Book Review – Zookeepers Wife by Diane Ackerman

This was the final book of my own personal alphabet challenge which I will be writing about soon.

It took a while to find a book title beginning with Z that sounded interesting but this one piqued my interest. Firstly, because it is based on a true story and secondly because it is set in WW2. Since having read Tattooist of Auschwitz and Cilka’s Journey I have become intrigued with stories based in this time period, so I thought I would give this one a go.

Blurb:

When Germany invaded Poland, Stuka bombers devastated Warsaw—and the city’s zoo along with it. With most of their animals dead, zookeepers Jan and Antonina Zabinski began smuggling Jews into empty cages. Another dozen “guests” hid inside the Zabinskis’ villa, emerging after dark for dinner, socializing, and, during rare moments of calm, piano concerts. Jan, active in the Polish resistance, kept ammunition buried in the elephant enclosure and stashed explosives in the animal hospital. Meanwhile, Antonina kept her unusual household afloat, caring for both its human and its animal inhabitants—otters, a badger, hyena pups, lynxes.With her exuberant prose and exquisite sensitivity to the natural world, Diane Ackerman engages us viscerally in the lives of the zoo animals, their keepers, and their hidden visitors. She shows us how Antonina refused to give in to the penetrating fear of discovery, keeping alive an atmosphere of play and innocence even as Europe crumbled around her.


The basic plot and story of this was superb, it is a tale of loss and corruption but also of love, bravery, strength and hope. I also liked the fact that this story was set in Poland, as it gave us an insight into other countries’ points of views of the war.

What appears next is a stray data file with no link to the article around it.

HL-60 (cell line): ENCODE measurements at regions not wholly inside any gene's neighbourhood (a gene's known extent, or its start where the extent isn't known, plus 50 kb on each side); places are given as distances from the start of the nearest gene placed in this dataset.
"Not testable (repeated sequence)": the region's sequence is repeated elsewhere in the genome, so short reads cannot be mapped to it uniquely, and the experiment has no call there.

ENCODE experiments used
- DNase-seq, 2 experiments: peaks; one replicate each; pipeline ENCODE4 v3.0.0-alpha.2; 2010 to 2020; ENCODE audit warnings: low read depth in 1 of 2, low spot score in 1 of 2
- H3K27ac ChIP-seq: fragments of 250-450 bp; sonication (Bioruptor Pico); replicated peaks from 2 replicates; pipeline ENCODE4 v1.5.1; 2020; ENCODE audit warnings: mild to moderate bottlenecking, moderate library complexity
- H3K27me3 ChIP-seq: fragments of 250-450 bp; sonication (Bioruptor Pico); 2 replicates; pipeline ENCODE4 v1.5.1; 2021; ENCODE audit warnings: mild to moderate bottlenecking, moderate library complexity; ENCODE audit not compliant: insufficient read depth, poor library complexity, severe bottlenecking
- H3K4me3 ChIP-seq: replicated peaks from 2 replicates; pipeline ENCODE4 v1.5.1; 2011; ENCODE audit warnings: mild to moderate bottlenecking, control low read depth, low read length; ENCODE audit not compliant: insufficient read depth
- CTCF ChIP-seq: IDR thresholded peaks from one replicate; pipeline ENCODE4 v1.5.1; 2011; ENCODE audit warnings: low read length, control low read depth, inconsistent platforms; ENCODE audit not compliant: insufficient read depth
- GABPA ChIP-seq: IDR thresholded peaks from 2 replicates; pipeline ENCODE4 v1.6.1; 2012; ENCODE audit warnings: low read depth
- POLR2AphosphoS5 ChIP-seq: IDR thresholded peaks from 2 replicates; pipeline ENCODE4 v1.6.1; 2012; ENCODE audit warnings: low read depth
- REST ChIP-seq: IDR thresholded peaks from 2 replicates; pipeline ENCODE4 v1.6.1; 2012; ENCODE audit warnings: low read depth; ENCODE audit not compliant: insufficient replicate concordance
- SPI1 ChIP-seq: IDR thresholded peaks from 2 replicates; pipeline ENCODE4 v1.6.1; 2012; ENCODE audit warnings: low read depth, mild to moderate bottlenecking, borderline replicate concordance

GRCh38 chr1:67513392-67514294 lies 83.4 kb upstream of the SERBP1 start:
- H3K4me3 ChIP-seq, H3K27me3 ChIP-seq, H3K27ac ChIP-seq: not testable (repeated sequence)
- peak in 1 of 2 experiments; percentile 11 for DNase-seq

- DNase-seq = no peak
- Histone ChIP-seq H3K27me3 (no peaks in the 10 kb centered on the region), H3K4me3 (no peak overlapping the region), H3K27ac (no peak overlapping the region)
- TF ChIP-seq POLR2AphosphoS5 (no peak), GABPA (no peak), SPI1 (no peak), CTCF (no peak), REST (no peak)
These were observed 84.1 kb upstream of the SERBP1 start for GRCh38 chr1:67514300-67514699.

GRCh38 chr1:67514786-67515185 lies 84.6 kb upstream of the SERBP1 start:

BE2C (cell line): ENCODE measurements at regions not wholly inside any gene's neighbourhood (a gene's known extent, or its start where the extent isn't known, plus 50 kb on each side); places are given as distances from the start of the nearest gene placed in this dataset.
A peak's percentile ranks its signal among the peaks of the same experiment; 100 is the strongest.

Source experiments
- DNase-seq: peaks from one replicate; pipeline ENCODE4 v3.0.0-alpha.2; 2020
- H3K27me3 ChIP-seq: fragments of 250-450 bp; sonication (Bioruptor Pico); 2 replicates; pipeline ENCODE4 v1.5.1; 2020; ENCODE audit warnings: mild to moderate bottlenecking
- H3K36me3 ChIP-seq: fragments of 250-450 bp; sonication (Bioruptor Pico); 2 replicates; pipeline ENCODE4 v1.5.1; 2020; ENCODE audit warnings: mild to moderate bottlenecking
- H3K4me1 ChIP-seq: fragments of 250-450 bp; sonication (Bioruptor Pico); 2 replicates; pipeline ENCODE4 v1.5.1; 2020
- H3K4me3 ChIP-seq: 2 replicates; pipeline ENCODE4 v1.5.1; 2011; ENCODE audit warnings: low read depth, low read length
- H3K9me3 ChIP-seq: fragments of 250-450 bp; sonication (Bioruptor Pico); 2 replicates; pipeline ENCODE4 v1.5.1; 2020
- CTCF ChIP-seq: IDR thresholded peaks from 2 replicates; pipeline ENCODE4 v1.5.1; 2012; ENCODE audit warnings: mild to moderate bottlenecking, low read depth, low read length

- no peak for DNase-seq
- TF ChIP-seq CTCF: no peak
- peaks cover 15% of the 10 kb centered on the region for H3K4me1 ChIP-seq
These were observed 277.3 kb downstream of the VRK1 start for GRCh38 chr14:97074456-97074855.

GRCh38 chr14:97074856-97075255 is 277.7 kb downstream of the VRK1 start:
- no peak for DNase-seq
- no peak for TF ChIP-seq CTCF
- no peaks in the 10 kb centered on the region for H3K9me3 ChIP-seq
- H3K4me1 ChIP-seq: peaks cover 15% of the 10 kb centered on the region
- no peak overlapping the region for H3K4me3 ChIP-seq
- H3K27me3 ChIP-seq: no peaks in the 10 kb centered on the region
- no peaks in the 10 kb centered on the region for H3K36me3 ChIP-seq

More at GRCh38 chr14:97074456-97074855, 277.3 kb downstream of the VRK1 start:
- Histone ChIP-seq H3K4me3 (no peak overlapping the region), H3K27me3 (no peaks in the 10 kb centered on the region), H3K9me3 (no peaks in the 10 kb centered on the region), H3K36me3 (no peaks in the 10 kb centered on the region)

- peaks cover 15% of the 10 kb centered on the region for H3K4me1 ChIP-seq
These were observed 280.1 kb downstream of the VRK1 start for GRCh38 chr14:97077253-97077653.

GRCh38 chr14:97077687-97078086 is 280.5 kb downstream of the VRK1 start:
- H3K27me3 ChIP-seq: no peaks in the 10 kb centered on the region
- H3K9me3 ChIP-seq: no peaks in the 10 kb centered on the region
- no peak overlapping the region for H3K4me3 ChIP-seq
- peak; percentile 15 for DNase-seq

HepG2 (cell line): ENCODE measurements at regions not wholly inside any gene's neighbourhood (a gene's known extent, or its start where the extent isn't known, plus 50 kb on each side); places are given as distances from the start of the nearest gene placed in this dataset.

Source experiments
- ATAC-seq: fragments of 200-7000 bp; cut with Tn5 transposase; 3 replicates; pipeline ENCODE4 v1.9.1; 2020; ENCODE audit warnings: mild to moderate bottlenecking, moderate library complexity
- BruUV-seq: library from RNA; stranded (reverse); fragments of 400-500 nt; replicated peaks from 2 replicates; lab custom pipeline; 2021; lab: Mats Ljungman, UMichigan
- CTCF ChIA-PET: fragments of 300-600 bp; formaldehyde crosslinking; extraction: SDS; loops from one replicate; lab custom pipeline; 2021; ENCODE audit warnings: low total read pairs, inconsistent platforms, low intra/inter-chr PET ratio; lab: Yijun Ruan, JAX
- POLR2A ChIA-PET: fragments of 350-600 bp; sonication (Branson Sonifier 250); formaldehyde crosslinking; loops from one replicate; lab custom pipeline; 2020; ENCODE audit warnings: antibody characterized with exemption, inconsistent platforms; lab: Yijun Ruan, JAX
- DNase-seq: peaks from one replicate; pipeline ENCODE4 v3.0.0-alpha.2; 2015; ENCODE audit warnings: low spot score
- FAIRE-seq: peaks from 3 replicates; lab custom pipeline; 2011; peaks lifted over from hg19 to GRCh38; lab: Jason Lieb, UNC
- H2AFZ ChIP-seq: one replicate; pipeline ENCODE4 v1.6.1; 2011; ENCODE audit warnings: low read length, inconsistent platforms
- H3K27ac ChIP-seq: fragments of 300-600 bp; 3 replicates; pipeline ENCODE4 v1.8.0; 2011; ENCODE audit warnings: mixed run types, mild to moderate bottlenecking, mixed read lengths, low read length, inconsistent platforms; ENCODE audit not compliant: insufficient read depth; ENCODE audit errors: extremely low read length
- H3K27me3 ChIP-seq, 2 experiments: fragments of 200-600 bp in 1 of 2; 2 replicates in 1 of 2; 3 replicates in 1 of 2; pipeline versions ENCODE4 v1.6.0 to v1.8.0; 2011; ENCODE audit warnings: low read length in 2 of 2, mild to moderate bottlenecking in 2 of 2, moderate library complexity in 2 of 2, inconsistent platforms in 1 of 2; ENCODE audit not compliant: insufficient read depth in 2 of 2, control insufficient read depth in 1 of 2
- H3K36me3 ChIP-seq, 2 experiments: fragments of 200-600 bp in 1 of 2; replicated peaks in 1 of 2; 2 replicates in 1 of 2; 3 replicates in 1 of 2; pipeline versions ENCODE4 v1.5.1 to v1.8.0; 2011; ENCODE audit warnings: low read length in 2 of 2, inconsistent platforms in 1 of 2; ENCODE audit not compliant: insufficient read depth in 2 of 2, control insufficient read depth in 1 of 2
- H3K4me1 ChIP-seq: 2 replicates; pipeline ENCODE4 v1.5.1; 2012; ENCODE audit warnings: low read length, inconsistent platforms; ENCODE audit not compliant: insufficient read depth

However, I must admit I didn’t like the writing style of this book. It was often told as if the writer is commenting on and almost reporting on the story rather than narrating. You had sentences like; “I wonder what she was thinking, when she…” which I felt broke the flow and immersion. The writer would also randomly talk about what was going on in different areas of Poland with no apparent link with the main story which I also felt broke the flow too much.

There were sections which were truly immersive when the writer acted more as a narrator. When this happened it was easy to get lost in the world and truly be absorbed but the distance she put between herself and the action ruined a lot of scenes for me and it happened a bit too much.

In my opinion, this story would have worked much better had she taken a more direct narrative such as Cilka’s journey. It often felt like she had clearly drawn a line between her and the action and she rarely stepped over it to let you be properly sucked into the world.

Overall I was quite disappointed as this book could have been spectacular, as the story is truly moving and inspirational especially as it is true. But it needed more immersive elements and direct narrative to make it a great novel.

There has been a movie adaptation of this, which I will watch soon and update this post with my verdict on it.

⭐⭐⭐/5 – Brilliant story but the narrative let it down

Have you read this book or seen the film? What did you think?

Let me know in the comments below.

Much love 💜

Photo Credit: Candle pictured is Book Lover by FictionalBoutique

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